Workers And Their Families Exposed To Hazardous Asbestos Dust And Mesothelioma

Workers And Their Families Exposed To Hazardous Asbestos Dust And Mesothelioma

One group of people that have been particularly impacted by asbestos exposure is shipyward workers and their families.  Asbestos was so prevalent in the construction of ships because of its fire retardant qualities and durability.  During a ships construction, the workers would typically handle asbestos insulation products and consequently inhale large amounts of toxic dust.  Unfortunately, many of these workers have died because of this asbestos exposure.

One thing we can all do is try to raise public awareness about asbestos exposure and the link to lung cancer and mesothelioma.  One good study is called, “Asbestos exposure: factors associated with excess cancer and respiratory disease mortality.” By Henderson VL, and Enterline PE.  Ann N Y Acad Sci. 1979; 330:117-26.  Here is an excerpt:

“A cohort of 1075 men who completed their working lifetimes with an asbestos company, worked at a facility in the United States, and retired with a company pension during the period 1941–67 was updated for deaths through 1973. The average length of employment was 25 years, and all had been exposed to asbestos dust. Respiratory cancer and pneumoconiosis-pulmonary fibrosis mortalities were examined in relation to cumulative dust exposure and to other factors after taking into account cumulative dust exposure. Men who worked in the production of asbestos cement pipe exhibited a higher risk of respiratory cancer, as did men with some crocidolite asbestos exposure. Because these two groups overlap, we could not be certain that crocidolite asbestos was responsible for the increased risk. Men working in general plant maintenance displayed a striking lack of deaths due to pneumoconiosis-pulmonary fibrosis, as compared with production workers and with maintenance personnel assigned to specific departments. Five mesothelioma deaths were observed at age 65 and over. Three of these deaths occurred during the period 1970–3.”

Another good study worth looking at is called, “Asbestos-related pleural disease and asbestosis: a comparison of CT and chest radiography” by AC Friedman, SB Fiel, MS Fisher, PD Radecki, AS Lev-Toaff, and and DF Caroline – Department of Diagnostic Imaging, Temple University Hospital, Philadelphia, PA 19140.  Here is an excerpt:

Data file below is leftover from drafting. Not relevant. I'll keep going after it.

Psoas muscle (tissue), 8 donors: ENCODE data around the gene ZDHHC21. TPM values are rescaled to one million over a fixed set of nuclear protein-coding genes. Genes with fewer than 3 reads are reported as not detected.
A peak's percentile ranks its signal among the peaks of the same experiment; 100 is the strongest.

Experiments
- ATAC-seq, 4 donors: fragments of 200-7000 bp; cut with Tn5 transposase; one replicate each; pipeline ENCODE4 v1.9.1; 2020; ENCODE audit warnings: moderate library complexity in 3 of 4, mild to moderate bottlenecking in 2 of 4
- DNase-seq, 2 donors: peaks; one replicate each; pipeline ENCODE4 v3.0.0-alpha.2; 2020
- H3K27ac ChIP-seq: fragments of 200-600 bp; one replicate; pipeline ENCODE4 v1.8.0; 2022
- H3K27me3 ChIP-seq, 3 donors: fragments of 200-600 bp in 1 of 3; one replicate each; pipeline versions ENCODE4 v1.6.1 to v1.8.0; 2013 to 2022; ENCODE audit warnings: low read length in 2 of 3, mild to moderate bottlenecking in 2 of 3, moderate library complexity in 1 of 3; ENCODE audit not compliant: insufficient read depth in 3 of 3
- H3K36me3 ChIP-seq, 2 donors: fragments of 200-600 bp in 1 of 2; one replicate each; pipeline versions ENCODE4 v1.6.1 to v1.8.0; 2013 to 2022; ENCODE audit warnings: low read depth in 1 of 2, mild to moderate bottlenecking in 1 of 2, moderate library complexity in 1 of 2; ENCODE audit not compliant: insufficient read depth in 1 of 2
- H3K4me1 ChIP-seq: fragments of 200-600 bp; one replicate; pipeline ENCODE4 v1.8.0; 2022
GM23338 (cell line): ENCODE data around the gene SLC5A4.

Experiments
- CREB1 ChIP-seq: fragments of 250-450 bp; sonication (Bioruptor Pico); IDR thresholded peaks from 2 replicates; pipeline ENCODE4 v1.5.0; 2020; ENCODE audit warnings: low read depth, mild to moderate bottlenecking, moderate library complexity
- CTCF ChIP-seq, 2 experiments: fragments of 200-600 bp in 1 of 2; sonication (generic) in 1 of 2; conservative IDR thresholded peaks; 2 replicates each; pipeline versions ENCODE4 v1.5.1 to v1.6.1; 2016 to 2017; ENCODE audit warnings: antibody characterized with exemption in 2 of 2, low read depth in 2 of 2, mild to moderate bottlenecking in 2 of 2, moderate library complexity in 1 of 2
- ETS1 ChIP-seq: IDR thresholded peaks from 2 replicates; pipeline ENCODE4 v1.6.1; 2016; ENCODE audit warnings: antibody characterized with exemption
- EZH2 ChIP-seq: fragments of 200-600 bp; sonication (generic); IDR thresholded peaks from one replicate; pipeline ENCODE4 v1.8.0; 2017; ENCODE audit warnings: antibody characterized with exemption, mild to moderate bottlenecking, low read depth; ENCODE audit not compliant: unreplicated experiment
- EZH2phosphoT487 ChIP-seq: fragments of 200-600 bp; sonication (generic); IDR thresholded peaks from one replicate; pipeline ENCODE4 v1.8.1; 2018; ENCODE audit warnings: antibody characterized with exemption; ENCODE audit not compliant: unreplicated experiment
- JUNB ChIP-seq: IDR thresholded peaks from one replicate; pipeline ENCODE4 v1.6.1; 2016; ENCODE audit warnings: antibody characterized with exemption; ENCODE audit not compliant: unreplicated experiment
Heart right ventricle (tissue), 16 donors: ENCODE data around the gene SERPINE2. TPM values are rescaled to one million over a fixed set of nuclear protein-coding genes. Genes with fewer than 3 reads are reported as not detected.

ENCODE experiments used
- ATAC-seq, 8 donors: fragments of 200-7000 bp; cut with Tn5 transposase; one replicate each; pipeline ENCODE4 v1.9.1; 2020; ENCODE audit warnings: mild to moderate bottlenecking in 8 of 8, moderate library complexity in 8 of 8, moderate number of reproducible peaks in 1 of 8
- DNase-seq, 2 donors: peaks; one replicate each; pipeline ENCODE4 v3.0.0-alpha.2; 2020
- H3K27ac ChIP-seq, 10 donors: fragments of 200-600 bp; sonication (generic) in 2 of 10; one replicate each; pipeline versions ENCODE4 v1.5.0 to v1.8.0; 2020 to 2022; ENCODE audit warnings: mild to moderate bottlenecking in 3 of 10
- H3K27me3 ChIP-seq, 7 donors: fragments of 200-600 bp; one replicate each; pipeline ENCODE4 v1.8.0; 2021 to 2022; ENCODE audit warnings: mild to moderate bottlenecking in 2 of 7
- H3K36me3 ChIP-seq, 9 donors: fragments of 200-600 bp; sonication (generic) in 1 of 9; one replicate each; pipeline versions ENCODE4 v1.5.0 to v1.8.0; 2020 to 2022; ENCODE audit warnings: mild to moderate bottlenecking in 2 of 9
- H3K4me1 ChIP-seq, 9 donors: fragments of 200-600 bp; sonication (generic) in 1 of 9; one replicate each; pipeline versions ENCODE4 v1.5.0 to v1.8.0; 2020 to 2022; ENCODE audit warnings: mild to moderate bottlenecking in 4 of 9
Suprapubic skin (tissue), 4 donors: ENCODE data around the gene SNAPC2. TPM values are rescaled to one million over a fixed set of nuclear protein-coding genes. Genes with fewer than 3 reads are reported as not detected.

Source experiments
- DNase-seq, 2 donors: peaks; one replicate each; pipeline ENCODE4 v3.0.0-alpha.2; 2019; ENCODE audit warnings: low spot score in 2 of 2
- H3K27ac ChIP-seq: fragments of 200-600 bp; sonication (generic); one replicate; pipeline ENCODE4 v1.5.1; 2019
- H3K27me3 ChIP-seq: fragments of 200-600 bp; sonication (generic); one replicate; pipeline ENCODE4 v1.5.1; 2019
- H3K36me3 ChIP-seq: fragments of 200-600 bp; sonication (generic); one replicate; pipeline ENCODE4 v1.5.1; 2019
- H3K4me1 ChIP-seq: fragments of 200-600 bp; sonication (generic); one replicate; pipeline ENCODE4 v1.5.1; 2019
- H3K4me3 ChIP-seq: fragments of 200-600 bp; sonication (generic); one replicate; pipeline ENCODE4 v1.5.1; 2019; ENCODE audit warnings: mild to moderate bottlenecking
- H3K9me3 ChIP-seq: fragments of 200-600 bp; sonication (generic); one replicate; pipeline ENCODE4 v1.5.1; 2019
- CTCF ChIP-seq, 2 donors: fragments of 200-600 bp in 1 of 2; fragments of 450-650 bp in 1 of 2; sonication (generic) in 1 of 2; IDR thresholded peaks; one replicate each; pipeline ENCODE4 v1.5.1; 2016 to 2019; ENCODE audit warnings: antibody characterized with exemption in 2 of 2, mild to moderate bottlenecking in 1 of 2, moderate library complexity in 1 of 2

“High-resolution CT (HRCT) has the ability to demonstrate both asbestos-related pleural disease and parenchymal abnormalities consistent with asbestosis. The role of CT in the diagnosis of asbestosis can be defined by comparing it with radiography. We evaluated 60 men who had a history of occupational exposure to asbestos and whose outside chest radiographs were considered abnormal. Chest radiographs (inside films) and HRCT were performed in all patients at our institution and were interpreted independently by experienced radiologists. Outside film results were compiled from the submitted reports. The final conclusion regarding the interpretation of the radiologic examinations was determined by consensus when disagreements existed. Positive predictive values (the likelihood that a positive report is correct) for pleural disease were: outside films 56%, inside films 79%, HRCT 100%. The positive predictive values for parenchymal disease were: outside films 51%, inside films 83%, HRCT 100%. The addition of HRCT to chest radiography is most useful in eliminating false-positive diagnoses of asbestos-related pleural disease caused by subpleural fat and false-positive diagnoses of parenchymal asbestosis in patients with extensive plaques or emphysema obscuring lung detail. The interpretation of chest radiographs in patients exposed to asbestos is often extremely difficult and subjective, and we recommend that positive findings (except calcified plaques) be confirmed with HRCT.”

This article should not be construed as medical advice.  Its purpose is to raise awareness.  If you found either of these excerpts interesting, please read the studies in their entirety.

Monty Wrobleski is the author of this article on asbestos exposure lawsuit, asbestos attorney, and mesothelioma attorneys

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